Another student could only use the chat option because with the camera on, you could see that she was babysitting younger siblings — siblings who naturally made noise when the mic was on. This student told me during virtual office hours that since she was home, her mother put her in charge of watching her siblings to save money on babysitting. I had no choice but to let her go camera-off to avoid additional distraction to the class, not to mention the possible embarrassment she might have suffered in front of her peers.
More than one of my students had to abruptly leave a virtual lesson because the student was sharing a laptop with a family member who needed it to check unemployment status updates. Others had to run quick errands for family members in the daytime. And some just grew exhausted by the excessive screen time that allowed for little to no physical movement between back-to-back classes.
One could argue that parents should leave their children out of day-to-day home activities and treat them as if they were in school, but some have fairly argued, “Why?” In the middle of a devastating pandemic, many families need all hands on deck, and if kids are present, they’re required to chip in. Such circumstances have led me to be more lenient and understanding of students who are facing a new set of expectations — to learn and to help at home. My only fear during this summer elective has been how students will manage once their actual GPAs are on the line come the fall.
Public school systems must recognize that simply setting a student up with home wi-fi and scheduled lunch/breakfast pickup isn’t enough. Parents who are already struggling to make a living may enlist their kids for even more help along the way. Whether through caring for younger siblings or reducing their use of electricity, students are going to be expected to do more than just learn. We can’t penalize them for these circumstances; they’re the result of a crumbling economy that created inequity long before the pandemic.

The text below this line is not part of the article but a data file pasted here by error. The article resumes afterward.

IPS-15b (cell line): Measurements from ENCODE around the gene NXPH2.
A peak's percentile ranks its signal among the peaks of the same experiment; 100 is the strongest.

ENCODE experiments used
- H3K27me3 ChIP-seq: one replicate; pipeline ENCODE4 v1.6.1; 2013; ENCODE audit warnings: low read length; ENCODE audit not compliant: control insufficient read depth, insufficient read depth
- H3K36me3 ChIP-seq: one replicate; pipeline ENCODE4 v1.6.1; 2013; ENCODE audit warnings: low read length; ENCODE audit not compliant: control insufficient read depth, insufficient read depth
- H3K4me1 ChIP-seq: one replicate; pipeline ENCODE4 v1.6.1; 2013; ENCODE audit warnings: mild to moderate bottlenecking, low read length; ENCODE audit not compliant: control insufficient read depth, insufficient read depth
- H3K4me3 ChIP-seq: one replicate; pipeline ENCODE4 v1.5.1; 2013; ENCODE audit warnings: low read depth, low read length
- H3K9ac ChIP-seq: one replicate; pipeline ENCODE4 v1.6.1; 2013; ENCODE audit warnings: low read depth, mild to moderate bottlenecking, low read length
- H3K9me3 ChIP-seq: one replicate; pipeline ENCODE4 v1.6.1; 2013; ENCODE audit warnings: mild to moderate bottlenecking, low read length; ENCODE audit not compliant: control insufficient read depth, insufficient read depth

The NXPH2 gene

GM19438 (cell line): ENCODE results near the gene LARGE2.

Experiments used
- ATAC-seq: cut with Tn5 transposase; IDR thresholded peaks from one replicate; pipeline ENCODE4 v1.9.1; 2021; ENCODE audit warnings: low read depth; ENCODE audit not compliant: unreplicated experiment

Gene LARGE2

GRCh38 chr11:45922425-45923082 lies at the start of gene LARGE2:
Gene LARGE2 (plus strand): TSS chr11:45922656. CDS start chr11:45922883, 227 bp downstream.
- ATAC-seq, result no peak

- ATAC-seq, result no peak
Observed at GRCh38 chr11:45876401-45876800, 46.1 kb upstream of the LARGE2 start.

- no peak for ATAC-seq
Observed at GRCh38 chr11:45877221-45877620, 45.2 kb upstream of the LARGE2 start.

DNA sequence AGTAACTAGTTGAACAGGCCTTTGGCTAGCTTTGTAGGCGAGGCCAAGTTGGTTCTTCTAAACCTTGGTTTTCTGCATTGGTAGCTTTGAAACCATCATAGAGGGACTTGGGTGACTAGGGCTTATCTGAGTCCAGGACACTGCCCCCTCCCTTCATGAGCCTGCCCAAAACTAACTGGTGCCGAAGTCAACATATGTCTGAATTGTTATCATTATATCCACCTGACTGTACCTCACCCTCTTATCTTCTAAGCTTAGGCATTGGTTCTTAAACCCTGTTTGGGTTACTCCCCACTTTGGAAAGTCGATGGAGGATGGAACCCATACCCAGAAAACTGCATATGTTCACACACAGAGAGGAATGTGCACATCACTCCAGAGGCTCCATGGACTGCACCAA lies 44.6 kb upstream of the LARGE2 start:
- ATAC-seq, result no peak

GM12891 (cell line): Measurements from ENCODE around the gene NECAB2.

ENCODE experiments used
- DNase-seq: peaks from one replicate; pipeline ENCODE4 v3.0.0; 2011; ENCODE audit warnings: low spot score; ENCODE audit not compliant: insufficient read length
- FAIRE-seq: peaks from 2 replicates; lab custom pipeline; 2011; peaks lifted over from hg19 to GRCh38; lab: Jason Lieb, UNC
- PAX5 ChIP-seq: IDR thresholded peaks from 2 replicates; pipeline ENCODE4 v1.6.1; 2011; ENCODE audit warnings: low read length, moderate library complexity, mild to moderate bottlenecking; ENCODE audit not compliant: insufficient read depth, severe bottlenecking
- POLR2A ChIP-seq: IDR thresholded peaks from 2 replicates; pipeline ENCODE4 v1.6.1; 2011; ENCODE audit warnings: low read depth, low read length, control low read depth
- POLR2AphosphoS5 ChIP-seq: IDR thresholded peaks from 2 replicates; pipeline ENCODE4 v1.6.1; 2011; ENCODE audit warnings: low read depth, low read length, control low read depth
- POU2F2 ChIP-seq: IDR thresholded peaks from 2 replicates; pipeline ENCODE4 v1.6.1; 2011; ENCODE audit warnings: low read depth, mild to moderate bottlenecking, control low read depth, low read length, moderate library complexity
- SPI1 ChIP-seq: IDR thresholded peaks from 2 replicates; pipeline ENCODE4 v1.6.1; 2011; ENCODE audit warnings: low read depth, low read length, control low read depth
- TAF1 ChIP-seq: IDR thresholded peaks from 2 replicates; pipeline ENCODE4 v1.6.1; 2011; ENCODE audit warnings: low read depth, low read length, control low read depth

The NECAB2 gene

As I learned firsthand this summer as an instructor, these students still want to succeed. Whether they’re in a classroom with me or on a screen, I can see the hunger for a better life in their eyes and hear the excitement in their voices when they learn something new. We as educators and taxpayers must demand a more equitable teaching plan that considers all of these hurdles and discard our dated notions of what it means to be “attentive” and “focused” in a virtual classroom this fall. While some educators are calling for more radical ways of schooling (such as one-on-one teaching, outdoor lessons, and home-school co-ops), learning opportunities can also be more flexible and practical. This could involve providing more asynchronous classes that allow students to access lessons on their own time and without mandated instruction hours. It could also involve implementing a grading system that accounts for the new normal impacting these students: Rather than, say, impromptu quizzes, give students more extended projects and assignments that provide more flexibility and time to showcase their skills.
What every educator in Philadelphia should know is that public schooling doesn’t revolve around these kids’ lives as much anymore. Our children will have to deal with the demands of their households and the expectations of mastering their coursework. Cutting them some slack this time around might be the only way to ensure they succeed in the long run.
Philadelphia magazine is one of more than 20 news organizations producing Broke in Philly, a collaborative reporting project on solutions to poverty and economic mobility in the city. Read all our reporting here.